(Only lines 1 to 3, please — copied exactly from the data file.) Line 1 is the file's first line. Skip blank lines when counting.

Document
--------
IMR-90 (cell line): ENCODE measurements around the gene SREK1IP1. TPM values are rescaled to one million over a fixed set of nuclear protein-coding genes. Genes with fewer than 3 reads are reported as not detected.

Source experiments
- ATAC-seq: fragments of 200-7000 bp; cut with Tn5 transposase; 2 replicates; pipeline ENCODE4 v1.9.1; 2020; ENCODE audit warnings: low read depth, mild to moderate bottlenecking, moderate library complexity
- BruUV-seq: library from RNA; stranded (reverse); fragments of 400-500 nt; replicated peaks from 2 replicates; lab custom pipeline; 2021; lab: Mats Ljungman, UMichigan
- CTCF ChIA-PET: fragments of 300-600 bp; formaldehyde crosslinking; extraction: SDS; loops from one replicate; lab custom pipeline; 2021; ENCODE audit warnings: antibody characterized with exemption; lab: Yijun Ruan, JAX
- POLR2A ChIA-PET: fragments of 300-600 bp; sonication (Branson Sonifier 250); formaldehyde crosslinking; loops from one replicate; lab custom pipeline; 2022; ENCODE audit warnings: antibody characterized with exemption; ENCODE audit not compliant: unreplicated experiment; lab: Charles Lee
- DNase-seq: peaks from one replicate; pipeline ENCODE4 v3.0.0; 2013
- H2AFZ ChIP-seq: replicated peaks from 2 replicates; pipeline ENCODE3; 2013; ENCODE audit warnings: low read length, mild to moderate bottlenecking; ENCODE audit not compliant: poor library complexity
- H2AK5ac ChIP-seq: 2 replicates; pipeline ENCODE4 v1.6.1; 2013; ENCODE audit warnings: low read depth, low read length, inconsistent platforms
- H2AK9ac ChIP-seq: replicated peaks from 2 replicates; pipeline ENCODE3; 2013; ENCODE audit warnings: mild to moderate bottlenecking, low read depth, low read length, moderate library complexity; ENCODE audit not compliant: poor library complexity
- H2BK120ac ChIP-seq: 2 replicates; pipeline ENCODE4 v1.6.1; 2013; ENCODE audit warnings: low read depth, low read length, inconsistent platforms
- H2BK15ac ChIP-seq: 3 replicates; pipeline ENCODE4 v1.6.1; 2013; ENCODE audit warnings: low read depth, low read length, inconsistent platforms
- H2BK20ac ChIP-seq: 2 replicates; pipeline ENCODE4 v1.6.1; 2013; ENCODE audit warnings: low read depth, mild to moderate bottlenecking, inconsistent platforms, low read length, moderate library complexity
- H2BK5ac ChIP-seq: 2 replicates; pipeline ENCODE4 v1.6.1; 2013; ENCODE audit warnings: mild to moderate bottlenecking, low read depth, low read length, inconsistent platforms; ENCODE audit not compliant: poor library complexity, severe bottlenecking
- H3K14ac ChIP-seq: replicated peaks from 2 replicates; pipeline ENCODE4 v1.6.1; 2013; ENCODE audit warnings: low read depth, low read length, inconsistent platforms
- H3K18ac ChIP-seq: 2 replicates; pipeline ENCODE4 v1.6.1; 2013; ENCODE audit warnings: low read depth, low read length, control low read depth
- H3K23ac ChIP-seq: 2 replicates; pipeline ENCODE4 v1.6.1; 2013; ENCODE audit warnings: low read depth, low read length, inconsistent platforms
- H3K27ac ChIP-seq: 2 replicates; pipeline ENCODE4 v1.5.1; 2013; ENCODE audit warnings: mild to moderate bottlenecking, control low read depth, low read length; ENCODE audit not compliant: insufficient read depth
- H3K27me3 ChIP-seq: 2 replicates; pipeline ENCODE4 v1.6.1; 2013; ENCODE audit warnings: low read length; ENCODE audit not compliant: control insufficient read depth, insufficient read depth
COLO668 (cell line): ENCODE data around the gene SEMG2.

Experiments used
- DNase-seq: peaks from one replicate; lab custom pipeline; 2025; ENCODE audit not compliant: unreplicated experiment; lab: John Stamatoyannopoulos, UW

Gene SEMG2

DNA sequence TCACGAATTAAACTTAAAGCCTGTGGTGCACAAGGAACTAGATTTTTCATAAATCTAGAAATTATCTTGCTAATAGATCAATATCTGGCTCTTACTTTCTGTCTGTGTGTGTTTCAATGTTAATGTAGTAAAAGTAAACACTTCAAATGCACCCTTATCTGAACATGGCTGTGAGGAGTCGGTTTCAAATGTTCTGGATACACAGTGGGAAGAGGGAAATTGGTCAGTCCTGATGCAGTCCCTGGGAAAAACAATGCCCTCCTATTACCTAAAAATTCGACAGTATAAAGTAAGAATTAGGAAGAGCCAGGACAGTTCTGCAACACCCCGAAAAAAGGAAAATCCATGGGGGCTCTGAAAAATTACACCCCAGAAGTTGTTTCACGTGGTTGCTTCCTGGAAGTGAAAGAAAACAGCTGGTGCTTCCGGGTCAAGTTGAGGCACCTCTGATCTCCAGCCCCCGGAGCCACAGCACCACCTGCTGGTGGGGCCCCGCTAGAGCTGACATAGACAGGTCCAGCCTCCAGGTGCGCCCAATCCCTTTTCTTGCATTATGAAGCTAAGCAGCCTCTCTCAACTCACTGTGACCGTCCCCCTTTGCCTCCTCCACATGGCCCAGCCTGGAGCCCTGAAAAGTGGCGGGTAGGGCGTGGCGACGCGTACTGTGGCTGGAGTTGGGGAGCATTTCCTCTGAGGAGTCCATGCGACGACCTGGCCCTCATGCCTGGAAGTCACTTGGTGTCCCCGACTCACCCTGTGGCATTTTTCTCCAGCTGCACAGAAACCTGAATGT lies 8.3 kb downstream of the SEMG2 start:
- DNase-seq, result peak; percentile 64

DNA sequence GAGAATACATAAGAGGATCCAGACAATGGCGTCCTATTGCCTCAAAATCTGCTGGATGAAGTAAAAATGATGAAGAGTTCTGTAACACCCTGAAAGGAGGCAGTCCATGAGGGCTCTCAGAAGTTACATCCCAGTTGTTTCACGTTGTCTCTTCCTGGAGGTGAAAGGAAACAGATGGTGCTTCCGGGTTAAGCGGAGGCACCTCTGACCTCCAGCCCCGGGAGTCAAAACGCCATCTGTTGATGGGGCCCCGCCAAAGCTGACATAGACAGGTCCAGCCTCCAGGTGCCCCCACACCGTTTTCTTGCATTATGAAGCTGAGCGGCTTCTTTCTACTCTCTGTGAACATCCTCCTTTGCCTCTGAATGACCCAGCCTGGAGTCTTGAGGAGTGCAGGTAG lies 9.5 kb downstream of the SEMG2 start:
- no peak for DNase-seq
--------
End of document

IMR-90 (cell line): ENCODE measurements around the gene SREK1IP1. TPM values are rescaled to one million over a fixed set of nuclear protein-coding genes. Genes with fewer than 3 reads are reported as not detected.

Source experiments
- ATAC-seq: fragments of 200-7000 bp; cut with Tn5 transposase; 2 replicates; pipeline ENCODE4 v1.9.1; 2020; ENCODE audit warnings: low read depth, mild to moderate bottlenecking, moderate library complexity